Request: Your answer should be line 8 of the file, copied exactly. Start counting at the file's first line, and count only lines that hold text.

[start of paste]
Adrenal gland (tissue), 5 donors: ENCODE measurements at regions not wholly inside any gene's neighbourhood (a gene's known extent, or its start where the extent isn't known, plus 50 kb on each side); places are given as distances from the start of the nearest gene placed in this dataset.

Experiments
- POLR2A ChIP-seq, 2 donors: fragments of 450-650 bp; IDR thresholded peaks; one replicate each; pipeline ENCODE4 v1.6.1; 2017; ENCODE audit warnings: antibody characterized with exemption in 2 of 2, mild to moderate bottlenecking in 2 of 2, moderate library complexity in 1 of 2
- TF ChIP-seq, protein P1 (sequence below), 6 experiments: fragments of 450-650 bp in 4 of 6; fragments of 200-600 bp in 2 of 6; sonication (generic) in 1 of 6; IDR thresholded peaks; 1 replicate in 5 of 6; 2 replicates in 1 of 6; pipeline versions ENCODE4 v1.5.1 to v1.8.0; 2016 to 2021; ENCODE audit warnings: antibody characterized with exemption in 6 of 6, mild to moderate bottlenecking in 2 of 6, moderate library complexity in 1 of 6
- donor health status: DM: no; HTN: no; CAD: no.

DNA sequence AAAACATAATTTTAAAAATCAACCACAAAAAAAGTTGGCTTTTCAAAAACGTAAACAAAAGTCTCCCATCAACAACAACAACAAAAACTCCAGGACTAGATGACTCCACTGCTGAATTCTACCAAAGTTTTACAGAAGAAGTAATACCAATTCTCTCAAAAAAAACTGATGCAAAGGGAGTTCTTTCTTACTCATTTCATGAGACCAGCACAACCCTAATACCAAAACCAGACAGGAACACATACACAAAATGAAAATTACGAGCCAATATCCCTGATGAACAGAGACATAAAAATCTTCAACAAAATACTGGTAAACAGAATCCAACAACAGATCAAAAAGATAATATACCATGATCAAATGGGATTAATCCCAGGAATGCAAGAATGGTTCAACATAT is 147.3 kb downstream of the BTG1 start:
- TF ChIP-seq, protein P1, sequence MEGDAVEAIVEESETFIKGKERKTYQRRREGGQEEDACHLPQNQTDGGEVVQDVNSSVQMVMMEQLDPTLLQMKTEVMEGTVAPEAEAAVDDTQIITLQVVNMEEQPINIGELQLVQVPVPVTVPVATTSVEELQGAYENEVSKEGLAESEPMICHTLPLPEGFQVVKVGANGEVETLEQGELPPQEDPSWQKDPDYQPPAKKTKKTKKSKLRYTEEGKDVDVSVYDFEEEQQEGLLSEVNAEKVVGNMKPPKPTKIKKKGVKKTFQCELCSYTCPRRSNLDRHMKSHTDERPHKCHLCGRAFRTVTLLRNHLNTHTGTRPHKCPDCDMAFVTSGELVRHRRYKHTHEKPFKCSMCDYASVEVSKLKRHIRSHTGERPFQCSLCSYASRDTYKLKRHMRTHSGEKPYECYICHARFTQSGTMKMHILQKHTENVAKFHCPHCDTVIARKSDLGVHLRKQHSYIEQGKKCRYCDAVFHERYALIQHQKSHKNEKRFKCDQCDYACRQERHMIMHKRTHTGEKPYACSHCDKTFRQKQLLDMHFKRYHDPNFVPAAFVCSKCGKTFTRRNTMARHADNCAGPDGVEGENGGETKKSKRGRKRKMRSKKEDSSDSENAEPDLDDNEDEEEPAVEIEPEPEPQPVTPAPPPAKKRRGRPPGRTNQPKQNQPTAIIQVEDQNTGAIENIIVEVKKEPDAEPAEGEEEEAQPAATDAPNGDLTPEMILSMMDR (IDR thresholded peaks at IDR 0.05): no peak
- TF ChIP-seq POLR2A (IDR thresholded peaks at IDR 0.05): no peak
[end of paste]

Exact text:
- TF ChIP-seq POLR2A (IDR thresholded peaks at IDR 0.05): no peak